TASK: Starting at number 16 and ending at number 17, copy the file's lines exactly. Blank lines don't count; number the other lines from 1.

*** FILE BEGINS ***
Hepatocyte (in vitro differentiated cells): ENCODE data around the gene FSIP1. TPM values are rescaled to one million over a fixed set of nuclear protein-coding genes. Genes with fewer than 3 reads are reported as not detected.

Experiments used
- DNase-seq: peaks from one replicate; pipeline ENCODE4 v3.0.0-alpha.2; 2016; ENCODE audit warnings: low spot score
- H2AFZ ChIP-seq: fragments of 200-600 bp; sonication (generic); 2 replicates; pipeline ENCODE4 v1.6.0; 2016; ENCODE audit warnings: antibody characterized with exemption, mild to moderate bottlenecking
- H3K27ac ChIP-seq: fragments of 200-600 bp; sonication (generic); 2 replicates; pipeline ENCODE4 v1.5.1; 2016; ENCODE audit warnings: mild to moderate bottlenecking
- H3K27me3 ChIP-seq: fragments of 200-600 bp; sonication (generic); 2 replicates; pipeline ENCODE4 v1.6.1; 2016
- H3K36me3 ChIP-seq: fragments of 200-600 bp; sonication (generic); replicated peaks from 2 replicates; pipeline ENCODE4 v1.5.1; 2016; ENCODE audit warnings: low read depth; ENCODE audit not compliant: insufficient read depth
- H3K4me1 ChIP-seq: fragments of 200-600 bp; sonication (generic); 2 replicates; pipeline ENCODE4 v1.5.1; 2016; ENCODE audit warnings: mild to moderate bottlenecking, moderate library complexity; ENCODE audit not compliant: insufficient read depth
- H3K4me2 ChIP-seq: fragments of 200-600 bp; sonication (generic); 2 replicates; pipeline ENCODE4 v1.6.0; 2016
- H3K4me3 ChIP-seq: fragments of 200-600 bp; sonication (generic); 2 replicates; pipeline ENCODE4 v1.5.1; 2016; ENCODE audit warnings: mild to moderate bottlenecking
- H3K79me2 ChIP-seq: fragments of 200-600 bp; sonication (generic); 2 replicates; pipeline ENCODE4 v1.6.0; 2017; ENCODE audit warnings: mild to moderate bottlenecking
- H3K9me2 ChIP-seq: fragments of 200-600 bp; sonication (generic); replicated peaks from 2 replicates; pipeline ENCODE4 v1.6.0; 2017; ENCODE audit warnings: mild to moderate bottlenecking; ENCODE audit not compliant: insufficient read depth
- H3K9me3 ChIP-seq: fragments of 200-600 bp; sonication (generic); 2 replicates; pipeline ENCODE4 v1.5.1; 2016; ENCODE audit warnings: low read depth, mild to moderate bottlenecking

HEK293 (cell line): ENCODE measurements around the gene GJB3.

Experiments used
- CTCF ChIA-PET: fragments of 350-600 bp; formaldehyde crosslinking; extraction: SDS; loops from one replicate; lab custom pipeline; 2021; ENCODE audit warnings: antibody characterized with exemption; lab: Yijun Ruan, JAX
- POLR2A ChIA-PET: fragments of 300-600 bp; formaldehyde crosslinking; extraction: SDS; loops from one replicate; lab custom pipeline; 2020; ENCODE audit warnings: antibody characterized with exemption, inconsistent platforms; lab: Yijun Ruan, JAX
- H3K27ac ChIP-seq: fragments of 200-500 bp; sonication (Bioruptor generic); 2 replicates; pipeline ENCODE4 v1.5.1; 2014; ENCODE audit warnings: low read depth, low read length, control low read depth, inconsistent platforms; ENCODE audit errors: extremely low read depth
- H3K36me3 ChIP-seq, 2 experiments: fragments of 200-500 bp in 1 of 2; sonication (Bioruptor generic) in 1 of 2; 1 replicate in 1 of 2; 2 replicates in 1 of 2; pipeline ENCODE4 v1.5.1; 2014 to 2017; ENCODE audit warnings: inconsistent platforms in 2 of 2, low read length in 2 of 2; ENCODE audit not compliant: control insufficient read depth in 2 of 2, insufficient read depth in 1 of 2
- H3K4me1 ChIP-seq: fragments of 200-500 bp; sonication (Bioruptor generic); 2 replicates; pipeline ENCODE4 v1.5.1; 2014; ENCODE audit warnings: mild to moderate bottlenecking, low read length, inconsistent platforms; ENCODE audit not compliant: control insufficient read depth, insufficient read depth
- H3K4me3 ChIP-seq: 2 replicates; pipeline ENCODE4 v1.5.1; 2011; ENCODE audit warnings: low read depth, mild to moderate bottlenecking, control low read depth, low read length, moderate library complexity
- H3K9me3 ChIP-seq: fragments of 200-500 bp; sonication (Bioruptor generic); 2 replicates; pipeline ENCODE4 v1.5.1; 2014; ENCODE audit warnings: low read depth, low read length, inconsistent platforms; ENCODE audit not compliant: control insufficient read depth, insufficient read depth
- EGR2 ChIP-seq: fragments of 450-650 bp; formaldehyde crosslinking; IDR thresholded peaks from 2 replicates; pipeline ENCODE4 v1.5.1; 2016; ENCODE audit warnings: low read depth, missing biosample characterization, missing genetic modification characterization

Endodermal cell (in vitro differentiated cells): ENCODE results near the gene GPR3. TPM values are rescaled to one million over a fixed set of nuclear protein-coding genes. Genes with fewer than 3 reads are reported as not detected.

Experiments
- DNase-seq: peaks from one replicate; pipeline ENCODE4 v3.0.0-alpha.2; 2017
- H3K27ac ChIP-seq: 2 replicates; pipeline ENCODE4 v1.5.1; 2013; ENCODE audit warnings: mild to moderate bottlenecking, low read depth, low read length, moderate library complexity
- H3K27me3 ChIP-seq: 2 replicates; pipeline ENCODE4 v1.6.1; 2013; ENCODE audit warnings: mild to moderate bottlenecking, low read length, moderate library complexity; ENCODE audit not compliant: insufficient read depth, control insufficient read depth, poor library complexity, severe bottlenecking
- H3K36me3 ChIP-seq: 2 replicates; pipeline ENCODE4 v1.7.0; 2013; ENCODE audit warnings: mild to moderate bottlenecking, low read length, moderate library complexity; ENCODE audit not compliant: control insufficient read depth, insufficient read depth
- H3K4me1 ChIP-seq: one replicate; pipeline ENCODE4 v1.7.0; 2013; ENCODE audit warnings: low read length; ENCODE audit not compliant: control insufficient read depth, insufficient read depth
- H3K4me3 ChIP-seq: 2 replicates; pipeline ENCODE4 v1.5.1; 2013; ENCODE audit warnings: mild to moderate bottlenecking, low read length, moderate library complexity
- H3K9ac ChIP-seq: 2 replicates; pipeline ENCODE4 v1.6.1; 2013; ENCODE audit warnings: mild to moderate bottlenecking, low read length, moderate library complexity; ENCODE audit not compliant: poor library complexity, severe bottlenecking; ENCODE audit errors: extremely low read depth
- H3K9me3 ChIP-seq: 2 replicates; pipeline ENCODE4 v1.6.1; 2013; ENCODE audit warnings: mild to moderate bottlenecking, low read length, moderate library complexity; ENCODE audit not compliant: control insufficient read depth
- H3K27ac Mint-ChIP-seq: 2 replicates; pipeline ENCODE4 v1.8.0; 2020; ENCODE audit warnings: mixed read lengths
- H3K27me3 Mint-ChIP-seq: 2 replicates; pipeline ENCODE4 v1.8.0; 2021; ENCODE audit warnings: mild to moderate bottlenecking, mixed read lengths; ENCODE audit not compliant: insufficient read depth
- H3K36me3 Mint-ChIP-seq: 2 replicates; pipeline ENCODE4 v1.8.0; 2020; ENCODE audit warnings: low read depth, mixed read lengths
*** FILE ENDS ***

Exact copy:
- CTCF ChIA-PET: fragments of 350-600 bp; formaldehyde crosslinking; extraction: SDS; loops from one replicate; lab custom pipeline; 2021; ENCODE audit warnings: antibody characterized with exemption; lab: Yijun Ruan, JAX
- POLR2A ChIA-PET: fragments of 300-600 bp; formaldehyde crosslinking; extraction: SDS; loops from one replicate; lab custom pipeline; 2020; ENCODE audit warnings: antibody characterized with exemption, inconsistent platforms; lab: Yijun Ruan, JAX